Three Canoemen Take On the Pukaskwa Coastal Trail
By Gary Storr
Three Canoemen Take On the Pukaskwa Coastal Trail
“Are you having fun?” Old Mr. Dunn’s greeting always made me smile and I always answered in the affirmative.
“Good,” he said, nodding his head. “I like to see the young fellas have fun.”
Mr. Dunn had been incarcerated in a prisoner of war camp for more than 1,000 days during the Second World War. If anyone knew what fun wasn’t, it was he.
When he passed away I decided to pick up the ball and run with it. Now I ask the young people around me, “Are you having fun?” The response is usually a quizzical smile followed quickly by a genuine one. They get it, and now I enjoy the same payoff as Mr. Dunn for inspiring a light-hearted moment.
The trip to Pukaskwa was Iori’s brainchild. A sometime canoeing partner, I had invited him to attend the last of our pre-pandemic chili-dog-beer-walks, an annual gathering of our paddling tribe, the Canoeing Legends. The event itself was designed to fill the post-holiday void and was simply a New Year’s romp in the snow with our dogs followed by a banquet of chili, beer and wine. Iori was there to present a slideshow about a river trip I’d set my sights on. I needed him to help me enlist a crew. Later, as our friends departed, Iori made his pitch. Would I be interested in backpacking the 60-kilometre Pukaskwa Coastal Trail on the northeast shore of Lake Superior in Pukaskwa National Park?
I was gobsmacked. “Look at me,” I protested. I was well into my seventh decade, a featherweight even when fished dripping wet from a rapid, and I wobbled under the weight of a fanny pack. Bullies kicked sand on me. I was better suited to life in a canoe…or holding down a bar stool.
“Would it be enjoyable? It doesn’t sound enjoyable,” I worried. As a seeker of instant gratification, I couldn’t commit to an outing that to me, was the singular definition of hell. We might as well go backpacking across red hot coals in our bare feet. There had to be a fun factor.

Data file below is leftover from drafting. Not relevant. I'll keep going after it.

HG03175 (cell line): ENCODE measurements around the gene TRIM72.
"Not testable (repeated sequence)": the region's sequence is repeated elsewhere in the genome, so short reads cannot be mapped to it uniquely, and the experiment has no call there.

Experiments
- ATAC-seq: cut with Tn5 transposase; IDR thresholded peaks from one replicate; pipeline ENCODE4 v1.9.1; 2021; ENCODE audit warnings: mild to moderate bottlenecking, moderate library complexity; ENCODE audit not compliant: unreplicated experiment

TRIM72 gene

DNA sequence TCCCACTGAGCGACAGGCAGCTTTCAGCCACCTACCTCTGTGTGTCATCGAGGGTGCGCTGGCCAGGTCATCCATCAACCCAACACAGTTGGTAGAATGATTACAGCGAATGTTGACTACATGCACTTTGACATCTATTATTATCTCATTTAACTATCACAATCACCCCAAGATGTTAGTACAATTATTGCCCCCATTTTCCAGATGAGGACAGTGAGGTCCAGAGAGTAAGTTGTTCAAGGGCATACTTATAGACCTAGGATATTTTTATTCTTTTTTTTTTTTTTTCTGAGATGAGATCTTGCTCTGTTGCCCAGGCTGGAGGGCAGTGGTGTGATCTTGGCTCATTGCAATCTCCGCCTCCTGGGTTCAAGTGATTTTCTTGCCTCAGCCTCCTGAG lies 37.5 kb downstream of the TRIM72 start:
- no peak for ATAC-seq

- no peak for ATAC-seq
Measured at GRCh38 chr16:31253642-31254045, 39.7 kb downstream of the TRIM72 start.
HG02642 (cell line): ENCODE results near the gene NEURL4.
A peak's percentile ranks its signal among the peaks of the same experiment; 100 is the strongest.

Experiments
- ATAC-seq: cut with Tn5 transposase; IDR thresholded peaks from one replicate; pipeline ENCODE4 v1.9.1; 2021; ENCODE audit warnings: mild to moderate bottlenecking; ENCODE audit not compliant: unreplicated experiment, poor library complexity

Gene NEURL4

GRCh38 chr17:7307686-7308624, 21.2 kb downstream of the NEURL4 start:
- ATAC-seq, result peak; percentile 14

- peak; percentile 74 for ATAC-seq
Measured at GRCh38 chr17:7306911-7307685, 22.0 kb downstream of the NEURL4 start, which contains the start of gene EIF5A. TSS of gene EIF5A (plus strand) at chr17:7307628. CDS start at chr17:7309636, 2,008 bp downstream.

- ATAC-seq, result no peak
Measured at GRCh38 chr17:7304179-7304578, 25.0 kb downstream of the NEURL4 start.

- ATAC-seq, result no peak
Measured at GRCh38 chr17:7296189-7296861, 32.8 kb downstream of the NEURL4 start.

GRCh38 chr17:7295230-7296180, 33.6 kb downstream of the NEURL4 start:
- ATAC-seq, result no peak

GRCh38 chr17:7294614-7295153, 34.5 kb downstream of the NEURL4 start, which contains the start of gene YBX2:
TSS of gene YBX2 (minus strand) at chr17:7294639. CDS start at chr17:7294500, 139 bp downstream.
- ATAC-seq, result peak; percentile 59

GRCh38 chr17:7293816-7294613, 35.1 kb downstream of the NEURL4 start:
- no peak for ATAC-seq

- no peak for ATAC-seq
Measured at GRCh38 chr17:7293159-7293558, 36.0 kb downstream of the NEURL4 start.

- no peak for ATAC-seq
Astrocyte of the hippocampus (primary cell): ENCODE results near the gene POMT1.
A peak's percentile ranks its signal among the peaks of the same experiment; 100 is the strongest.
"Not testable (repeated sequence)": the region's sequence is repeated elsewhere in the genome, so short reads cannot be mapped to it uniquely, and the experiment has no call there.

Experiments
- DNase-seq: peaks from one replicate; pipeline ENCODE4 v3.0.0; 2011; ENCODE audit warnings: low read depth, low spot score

Iori let it go…for now.
Eighteen pages fluttered off the calendar before I met fellow Legends Dan Bell and Graham Bryan at the campground in Pukaskwa National Park. They had glommed onto the idea when it was scarcely out of my mouth. I couldn’t renege now. Dan’s husky malamute, Nikita, was there too. Iori wasn’t. Iori’s new team was fitter and faster. We agreed to go our separate ways for this challenge.
Our Pukaskwa visitor services rep, Serafina, contacted Doug of North Shore Adventures to confirm that the boat shuttle to North Swallow Harbour would leave as scheduled. Gale force winds had whipped up along the coast putting our departure in doubt. Word came. The winds were offshore: it was a go.
Serafina sat us down outside the office for the orientation lecture – mandatory for everyone hiking the coastal trail.
“There’s a bear at Hook Falls..”
“There’s a bear at Hook Falls. Are you camping there? Yes, I see you are,” she affirmed, checking our reservation. “There’s a dead moose lodged in the waterfall – its head is missing – and there are signs of bear activity on it. There’s scat in the vicinity, too.
“If the moose is still in reasonable condition in a few days, there might be some human activity on it,” I speculated. Freeze-dried food stays “fresh” forever in a package but a slab of moose meat might pair well with, say, a three-cheese lasagna. Serafina smiled patiently.
Dan asked if there had been any serious incidents, bear or otherwise.
“No,” she responded. “The only injury happened to me…and that was during a rescue.”
“That’s not reassuring,” I said.
“What hours do you work?” demanded Graham.
“Yes, I know,” laughed Serafina. “Stay away from me!”